In Chapter 1 we saw that options on commodities such as rice, oil and grain have been in existence for many years. Options on financial assets are more recent although activity has expanded rapidly since the introduction of listed contracts on exchanges such as the Chicago Board Options Exchange (CBOE), LIFFE and Eurex. The buyer of a European-style option contract has the right but not the obligation:
to buy (call option) or sell (put option) an agreed amount of a specified asset, called the underlying;
at a specified price, called the exercise or strike price;
on a future date, called the expiry or expiration date.
European options can only be exercised at expiry, whereas American-style contracts can be exercised on any business day up to and including expiry. These labels are purely historical. The majority of exchange-traded options around the world are American-style, modelled on the contracts first traded on exchanges in the USA. Over-the-counter (OTC) options are often European, because the buyers do not wish to pay extra premium for the ability to exercise before expiry. An American call on a dividend-paying share will be more expensive than a European call, since there are occasions when it is beneficial to exercise the contract early and receive the forthcoming dividend on the share. A Bermudan option is a half-way house. It can be exercised on a set number of days before expiry, such as one day per week.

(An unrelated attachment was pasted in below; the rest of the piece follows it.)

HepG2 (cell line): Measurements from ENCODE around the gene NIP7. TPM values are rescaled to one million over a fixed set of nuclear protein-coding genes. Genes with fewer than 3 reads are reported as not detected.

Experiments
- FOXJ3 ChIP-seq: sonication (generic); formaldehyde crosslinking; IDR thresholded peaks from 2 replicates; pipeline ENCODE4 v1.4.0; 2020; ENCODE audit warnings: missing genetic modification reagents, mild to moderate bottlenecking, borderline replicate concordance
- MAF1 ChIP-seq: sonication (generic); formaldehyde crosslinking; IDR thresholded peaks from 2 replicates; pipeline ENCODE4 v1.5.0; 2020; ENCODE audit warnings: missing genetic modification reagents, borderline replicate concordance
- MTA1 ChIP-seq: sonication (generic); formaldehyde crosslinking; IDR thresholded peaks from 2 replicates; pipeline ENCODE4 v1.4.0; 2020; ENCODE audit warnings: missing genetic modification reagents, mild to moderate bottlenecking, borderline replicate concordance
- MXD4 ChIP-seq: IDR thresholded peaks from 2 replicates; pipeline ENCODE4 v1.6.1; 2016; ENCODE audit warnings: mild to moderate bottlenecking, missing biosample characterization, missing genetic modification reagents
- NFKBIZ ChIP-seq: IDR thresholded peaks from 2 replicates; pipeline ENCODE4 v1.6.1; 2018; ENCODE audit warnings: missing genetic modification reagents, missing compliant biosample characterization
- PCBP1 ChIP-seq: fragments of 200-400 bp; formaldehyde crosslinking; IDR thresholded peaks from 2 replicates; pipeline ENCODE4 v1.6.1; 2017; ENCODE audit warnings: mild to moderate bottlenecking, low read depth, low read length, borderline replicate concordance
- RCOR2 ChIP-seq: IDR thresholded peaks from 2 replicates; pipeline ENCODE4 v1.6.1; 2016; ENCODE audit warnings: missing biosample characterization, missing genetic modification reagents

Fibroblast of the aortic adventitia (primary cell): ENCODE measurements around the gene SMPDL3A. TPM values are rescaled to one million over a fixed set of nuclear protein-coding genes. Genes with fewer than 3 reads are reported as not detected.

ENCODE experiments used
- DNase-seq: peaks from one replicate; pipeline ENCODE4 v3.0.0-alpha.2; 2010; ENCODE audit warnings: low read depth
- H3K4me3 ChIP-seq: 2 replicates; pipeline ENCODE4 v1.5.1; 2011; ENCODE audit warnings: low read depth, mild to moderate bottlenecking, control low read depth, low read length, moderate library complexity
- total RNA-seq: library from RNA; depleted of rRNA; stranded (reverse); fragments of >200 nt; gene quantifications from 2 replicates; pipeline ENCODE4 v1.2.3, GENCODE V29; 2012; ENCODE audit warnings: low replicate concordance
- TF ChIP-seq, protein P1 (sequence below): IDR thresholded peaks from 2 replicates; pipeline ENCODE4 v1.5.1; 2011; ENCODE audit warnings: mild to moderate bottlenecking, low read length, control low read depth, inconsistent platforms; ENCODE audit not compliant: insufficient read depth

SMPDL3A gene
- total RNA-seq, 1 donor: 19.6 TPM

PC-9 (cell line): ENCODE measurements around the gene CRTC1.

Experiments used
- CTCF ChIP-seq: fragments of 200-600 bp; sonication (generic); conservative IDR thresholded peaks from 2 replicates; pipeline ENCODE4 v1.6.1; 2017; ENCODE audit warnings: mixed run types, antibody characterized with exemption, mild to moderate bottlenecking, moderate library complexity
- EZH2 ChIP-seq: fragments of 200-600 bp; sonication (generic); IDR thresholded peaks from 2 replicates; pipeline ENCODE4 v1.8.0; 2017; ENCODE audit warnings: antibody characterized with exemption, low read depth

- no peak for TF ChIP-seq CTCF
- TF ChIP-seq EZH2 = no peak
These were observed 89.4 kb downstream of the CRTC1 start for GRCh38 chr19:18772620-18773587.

Unlike a forward, an option ...